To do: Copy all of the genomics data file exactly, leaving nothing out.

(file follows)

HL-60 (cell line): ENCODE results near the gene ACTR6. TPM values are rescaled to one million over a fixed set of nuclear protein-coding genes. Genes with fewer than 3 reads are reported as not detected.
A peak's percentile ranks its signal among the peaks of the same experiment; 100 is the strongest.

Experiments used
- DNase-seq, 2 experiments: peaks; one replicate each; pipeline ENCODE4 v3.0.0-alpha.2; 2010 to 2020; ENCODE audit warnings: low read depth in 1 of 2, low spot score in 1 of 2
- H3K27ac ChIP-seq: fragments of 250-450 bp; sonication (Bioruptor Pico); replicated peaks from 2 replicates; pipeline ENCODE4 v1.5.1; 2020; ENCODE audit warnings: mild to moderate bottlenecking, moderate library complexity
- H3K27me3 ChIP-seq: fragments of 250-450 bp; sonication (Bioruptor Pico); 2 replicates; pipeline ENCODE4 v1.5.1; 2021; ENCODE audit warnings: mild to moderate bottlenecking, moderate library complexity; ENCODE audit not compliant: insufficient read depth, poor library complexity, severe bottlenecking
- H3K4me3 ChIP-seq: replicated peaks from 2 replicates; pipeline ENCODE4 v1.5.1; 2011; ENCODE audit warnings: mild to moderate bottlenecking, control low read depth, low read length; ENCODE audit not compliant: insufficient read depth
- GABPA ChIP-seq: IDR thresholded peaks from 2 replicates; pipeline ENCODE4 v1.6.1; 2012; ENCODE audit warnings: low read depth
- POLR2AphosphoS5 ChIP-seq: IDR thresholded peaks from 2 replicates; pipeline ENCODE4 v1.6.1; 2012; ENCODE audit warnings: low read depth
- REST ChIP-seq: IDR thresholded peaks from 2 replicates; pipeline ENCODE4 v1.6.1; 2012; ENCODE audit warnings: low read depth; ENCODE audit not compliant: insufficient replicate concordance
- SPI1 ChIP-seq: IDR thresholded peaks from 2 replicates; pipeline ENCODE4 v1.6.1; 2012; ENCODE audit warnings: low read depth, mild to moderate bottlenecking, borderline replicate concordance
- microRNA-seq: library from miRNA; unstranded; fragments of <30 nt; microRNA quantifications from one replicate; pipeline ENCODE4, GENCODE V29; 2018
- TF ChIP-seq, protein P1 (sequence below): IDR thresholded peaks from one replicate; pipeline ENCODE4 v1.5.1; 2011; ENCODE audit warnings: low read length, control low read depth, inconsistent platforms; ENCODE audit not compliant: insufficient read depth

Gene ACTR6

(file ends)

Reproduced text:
HL-60 (cell line): ENCODE results near the gene ACTR6. TPM values are rescaled to one million over a fixed set of nuclear protein-coding genes. Genes with fewer than 3 reads are reported as not detected.
A peak's percentile ranks its signal among the peaks of the same experiment; 100 is the strongest.

Experiments used
- DNase-seq, 2 experiments: peaks; one replicate each; pipeline ENCODE4 v3.0.0-alpha.2; 2010 to 2020; ENCODE audit warnings: low read depth in 1 of 2, low spot score in 1 of 2
- H3K27ac ChIP-seq: fragments of 250-450 bp; sonication (Bioruptor Pico); replicated peaks from 2 replicates; pipeline ENCODE4 v1.5.1; 2020; ENCODE audit warnings: mild to moderate bottlenecking, moderate library complexity
- H3K27me3 ChIP-seq: fragments of 250-450 bp; sonication (Bioruptor Pico); 2 replicates; pipeline ENCODE4 v1.5.1; 2021; ENCODE audit warnings: mild to moderate bottlenecking, moderate library complexity; ENCODE audit not compliant: insufficient read depth, poor library complexity, severe bottlenecking
- H3K4me3 ChIP-seq: replicated peaks from 2 replicates; pipeline ENCODE4 v1.5.1; 2011; ENCODE audit warnings: mild to moderate bottlenecking, control low read depth, low read length; ENCODE audit not compliant: insufficient read depth
- GABPA ChIP-seq: IDR thresholded peaks from 2 replicates; pipeline ENCODE4 v1.6.1; 2012; ENCODE audit warnings: low read depth
- POLR2AphosphoS5 ChIP-seq: IDR thresholded peaks from 2 replicates; pipeline ENCODE4 v1.6.1; 2012; ENCODE audit warnings: low read depth
- REST ChIP-seq: IDR thresholded peaks from 2 replicates; pipeline ENCODE4 v1.6.1; 2012; ENCODE audit warnings: low read depth; ENCODE audit not compliant: insufficient replicate concordance
- SPI1 ChIP-seq: IDR thresholded peaks from 2 replicates; pipeline ENCODE4 v1.6.1; 2012; ENCODE audit warnings: low read depth, mild to moderate bottlenecking, borderline replicate concordance
- microRNA-seq: library from miRNA; unstranded; fragments of <30 nt; microRNA quantifications from one replicate; pipeline ENCODE4, GENCODE V29; 2018
- TF ChIP-seq, protein P1 (sequence below): IDR thresholded peaks from one replicate; pipeline ENCODE4 v1.5.1; 2011; ENCODE audit warnings: low read length, control low read depth, inconsistent platforms; ENCODE audit not compliant: insufficient read depth

Gene ACTR6